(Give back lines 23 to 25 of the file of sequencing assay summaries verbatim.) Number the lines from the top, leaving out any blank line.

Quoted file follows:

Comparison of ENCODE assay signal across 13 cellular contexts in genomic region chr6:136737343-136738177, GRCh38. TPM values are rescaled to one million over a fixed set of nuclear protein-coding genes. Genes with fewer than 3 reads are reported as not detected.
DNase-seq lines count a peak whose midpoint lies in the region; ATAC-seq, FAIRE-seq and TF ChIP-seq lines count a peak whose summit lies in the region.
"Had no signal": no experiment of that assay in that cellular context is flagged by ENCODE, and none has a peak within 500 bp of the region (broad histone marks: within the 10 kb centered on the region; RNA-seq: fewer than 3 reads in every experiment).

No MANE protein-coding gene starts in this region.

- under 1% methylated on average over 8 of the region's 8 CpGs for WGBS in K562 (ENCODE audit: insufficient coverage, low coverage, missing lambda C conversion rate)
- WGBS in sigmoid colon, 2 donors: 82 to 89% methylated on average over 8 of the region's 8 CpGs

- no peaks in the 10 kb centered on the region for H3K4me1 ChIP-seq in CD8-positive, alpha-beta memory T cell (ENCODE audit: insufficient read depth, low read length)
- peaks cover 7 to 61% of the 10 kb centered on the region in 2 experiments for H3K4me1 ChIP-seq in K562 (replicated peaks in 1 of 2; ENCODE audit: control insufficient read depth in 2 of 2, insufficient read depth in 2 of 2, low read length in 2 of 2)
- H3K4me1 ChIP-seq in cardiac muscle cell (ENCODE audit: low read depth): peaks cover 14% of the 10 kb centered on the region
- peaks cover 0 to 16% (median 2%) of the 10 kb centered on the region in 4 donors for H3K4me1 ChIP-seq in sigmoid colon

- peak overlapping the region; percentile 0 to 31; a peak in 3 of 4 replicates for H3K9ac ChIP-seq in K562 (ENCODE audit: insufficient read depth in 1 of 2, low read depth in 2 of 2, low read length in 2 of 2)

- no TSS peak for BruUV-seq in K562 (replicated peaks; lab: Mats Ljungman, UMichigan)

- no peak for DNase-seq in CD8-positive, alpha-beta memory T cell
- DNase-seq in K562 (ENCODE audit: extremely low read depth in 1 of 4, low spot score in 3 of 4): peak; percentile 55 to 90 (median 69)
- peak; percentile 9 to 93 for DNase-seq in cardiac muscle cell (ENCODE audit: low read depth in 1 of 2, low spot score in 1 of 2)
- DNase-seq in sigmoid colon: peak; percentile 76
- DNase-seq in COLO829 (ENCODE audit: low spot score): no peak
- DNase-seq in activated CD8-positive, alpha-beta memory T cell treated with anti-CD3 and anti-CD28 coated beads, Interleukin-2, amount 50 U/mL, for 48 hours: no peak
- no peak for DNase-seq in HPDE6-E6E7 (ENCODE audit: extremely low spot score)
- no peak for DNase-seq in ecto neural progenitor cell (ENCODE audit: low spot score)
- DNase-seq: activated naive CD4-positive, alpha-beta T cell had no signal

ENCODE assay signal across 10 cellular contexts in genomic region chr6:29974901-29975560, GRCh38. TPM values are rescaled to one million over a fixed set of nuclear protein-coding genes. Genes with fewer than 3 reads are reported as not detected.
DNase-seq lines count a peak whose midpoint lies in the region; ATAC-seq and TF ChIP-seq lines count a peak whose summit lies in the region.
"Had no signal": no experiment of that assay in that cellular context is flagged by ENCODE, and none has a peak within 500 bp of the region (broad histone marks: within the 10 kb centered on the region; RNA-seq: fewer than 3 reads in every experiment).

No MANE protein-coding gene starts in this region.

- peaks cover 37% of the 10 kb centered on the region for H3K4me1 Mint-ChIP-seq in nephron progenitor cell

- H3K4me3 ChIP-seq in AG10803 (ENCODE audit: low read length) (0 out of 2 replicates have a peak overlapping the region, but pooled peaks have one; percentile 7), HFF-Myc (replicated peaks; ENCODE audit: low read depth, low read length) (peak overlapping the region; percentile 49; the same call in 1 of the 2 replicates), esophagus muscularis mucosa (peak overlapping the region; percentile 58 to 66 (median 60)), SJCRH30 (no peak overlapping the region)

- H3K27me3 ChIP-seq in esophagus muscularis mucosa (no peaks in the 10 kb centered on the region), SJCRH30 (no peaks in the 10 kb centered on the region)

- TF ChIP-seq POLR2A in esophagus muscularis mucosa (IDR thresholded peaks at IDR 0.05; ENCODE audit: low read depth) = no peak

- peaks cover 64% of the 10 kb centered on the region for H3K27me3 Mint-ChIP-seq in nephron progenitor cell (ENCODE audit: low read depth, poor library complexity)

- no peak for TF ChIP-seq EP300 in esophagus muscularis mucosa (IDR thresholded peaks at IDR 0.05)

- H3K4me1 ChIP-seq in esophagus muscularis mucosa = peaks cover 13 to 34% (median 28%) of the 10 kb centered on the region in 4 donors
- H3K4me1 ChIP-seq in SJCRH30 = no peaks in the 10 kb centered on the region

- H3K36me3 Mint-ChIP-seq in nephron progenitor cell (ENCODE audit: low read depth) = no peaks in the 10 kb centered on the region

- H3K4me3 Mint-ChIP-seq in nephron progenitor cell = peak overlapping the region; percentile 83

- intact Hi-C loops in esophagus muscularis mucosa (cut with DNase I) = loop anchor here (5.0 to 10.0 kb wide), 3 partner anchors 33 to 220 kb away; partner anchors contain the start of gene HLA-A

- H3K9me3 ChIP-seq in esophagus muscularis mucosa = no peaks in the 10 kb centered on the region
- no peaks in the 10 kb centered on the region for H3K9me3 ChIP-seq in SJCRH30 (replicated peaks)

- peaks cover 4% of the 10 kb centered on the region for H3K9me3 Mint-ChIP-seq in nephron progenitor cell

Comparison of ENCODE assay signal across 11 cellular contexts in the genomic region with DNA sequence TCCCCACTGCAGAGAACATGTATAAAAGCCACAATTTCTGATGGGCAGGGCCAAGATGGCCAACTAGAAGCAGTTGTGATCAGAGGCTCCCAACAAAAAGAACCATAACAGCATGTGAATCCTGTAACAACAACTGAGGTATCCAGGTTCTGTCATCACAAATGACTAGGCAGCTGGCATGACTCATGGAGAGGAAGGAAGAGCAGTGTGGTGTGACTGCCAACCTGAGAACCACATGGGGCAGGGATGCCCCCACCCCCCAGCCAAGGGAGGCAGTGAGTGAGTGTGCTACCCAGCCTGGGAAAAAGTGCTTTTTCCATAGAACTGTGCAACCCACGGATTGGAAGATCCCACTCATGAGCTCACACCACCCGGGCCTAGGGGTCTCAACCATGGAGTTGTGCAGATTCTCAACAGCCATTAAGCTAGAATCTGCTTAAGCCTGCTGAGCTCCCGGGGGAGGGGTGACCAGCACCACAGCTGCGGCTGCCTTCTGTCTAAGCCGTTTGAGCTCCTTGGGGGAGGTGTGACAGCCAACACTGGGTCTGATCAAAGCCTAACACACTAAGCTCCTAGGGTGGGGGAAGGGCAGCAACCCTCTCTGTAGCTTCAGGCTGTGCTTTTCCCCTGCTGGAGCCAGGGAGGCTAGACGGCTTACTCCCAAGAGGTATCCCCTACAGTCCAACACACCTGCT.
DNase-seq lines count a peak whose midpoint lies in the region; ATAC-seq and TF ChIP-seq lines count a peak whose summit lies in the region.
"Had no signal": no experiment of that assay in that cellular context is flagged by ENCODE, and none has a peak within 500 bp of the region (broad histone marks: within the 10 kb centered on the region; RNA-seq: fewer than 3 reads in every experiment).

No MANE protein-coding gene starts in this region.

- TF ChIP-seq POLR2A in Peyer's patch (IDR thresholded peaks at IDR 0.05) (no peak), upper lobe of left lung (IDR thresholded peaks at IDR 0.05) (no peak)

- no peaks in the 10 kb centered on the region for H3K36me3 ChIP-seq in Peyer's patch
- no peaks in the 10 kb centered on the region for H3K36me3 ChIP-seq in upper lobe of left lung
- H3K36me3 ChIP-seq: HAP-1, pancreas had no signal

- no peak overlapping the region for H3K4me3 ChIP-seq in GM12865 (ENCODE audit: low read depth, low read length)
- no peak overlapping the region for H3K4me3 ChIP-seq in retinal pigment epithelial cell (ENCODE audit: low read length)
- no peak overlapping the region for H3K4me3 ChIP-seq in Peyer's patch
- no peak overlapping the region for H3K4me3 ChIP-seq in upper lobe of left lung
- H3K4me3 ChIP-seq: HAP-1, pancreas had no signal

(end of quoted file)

DNase-seq lines count a peak whose midpoint lies in the region; ATAC-seq and TF ChIP-seq lines count a peak whose summit lies in the region.
"Had no signal": no experiment of that assay in that cellular context is flagged by ENCODE, and none has a peak within 500 bp of the region (broad histone marks: within the 10 kb centered on the region; RNA-seq: fewer than 3 reads in every experiment).

No MANE protein-coding gene starts in this region.